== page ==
The first thing we must do is think about healthcare separately as a bundle of commodities from poverty.  Both issues are important.  But using the healthcare market as a vehicle for addressing an income problem for some destroys the very market one wants to make better for all.

We first make the healthcare “industry,” including insurance competitive so that we achieve lower costs, and therefore prices, more choice and even better quality in the long run.  That by the way will help many who otherwise could not afford healthcare.    How?  There are several fronts on which to address this issue.  Here is a brief list:

  1.  allow free competition among insurance providers across state lines.
  2. remove regulations that stifle insurance providers–and in some cases, protect them from competition.
  3. make it easier to get into medical schools, not by reducing standards, but by admitting more worthy applicants to medical schools and removing meaningless barriers to new medical school establishment.
  4. removing state barriers to entry of new healthcare providers–like hospitals, or services such as MRI, etc.
  5. requiring healthcare providers and insurance companies to price openly and transparently for all services.
  6. allowing different and separate providers to offer different services–why should a doctor or hospital be the only ones allowed to provide certain health related services?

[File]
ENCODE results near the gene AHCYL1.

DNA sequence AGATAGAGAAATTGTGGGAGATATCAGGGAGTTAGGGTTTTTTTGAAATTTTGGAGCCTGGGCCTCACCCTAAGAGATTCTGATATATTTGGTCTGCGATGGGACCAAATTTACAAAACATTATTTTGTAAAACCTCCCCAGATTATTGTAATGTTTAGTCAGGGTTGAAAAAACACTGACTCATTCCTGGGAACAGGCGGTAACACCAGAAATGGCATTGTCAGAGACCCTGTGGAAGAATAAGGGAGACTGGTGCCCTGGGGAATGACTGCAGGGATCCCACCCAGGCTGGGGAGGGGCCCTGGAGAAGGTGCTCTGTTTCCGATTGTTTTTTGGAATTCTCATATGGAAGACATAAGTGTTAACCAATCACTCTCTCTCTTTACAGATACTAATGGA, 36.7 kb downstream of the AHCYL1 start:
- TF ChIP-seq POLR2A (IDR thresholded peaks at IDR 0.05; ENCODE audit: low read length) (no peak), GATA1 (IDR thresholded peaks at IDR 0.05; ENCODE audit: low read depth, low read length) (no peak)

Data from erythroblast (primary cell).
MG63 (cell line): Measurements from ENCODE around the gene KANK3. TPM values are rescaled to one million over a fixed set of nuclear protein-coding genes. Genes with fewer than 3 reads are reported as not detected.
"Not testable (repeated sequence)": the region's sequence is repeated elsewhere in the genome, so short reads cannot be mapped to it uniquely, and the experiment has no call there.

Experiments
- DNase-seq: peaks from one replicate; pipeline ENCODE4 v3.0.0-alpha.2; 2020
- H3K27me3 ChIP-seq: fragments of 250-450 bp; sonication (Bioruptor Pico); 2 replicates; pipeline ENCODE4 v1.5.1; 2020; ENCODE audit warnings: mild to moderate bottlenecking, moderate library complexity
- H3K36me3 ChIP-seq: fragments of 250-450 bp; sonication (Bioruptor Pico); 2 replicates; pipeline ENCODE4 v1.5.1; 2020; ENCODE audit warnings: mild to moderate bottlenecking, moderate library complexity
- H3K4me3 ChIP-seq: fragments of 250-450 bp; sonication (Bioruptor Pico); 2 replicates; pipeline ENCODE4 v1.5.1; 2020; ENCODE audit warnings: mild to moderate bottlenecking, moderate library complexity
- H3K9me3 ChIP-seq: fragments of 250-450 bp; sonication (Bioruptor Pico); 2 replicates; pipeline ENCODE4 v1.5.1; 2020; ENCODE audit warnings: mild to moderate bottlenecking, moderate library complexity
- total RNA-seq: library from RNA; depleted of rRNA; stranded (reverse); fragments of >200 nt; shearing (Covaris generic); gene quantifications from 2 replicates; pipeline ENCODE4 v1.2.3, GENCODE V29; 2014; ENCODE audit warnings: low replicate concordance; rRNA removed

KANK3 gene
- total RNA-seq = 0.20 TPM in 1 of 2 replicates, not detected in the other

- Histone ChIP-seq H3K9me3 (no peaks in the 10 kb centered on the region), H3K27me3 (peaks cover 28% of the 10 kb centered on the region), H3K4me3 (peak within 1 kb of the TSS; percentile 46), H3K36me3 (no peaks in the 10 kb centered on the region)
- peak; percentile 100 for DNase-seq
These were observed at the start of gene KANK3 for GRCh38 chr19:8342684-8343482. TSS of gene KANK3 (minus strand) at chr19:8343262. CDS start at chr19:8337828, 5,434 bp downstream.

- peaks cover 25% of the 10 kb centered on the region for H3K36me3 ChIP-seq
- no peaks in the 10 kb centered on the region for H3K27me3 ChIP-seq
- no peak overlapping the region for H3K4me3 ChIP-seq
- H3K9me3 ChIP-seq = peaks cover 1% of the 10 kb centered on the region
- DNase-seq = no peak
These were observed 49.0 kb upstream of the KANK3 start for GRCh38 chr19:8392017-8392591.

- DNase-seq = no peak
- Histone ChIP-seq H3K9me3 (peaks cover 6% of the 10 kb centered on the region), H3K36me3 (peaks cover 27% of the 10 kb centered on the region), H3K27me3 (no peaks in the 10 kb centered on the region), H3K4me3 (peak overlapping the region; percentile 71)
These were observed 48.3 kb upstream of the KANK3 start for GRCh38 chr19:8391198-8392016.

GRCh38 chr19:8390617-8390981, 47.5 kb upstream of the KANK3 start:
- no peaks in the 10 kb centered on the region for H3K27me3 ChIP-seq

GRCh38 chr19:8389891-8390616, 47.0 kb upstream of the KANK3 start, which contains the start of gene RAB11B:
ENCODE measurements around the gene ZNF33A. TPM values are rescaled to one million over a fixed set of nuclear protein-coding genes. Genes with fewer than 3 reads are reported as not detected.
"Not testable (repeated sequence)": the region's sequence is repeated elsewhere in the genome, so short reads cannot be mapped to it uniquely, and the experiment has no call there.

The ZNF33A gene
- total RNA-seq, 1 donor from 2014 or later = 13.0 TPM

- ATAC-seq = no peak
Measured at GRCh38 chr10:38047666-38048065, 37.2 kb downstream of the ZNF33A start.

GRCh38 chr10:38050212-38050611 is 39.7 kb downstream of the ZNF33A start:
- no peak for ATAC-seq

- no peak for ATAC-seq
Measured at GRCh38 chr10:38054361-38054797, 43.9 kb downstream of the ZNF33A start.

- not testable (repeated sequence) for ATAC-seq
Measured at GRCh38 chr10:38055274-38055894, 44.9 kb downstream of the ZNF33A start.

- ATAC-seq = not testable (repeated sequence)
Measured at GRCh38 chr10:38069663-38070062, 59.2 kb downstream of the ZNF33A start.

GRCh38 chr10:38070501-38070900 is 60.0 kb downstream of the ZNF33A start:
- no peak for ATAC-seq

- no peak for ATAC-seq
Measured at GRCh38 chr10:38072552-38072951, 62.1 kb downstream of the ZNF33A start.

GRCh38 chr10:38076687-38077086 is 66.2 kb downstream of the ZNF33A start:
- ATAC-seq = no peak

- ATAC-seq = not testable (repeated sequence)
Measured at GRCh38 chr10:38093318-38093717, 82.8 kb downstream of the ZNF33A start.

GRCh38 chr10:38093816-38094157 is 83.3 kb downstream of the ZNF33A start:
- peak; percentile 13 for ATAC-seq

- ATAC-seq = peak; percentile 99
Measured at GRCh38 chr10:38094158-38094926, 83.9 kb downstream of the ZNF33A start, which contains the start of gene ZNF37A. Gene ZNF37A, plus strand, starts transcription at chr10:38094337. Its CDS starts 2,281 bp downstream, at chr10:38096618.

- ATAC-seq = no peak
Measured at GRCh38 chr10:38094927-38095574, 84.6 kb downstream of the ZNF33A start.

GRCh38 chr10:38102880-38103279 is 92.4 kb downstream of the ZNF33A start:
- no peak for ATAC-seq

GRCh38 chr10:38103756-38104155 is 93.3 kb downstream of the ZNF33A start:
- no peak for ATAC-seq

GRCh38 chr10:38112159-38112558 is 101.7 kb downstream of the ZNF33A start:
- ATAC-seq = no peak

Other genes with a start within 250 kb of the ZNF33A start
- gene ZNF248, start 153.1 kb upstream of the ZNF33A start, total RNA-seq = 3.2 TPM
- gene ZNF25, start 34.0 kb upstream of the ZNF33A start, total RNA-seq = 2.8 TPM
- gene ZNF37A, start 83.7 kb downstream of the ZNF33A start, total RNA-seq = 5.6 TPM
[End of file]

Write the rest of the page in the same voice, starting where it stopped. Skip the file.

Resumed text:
7. separate the insurance from the employer, so that an individual is able to transport his policy wherever he or she goes.
  8. address the pre-existing condition problem.  Here I am at a loss. It seems we have reached a crossroads in our view of entitlement and many view insurance as simply a transfer program whenever they decide they want to get insurance or encounter a problem not covered by their existing insurance.  Health care is not a right in my view (though it has been asserted by many as such in the past 70 years–see Franklin Roosevelt’s “Second Bill of Rights” of 1944).  How should we handle this?  Perhaps we could allow people to purchase policies that cover any condition–but we should not require this.  And it could be expensive.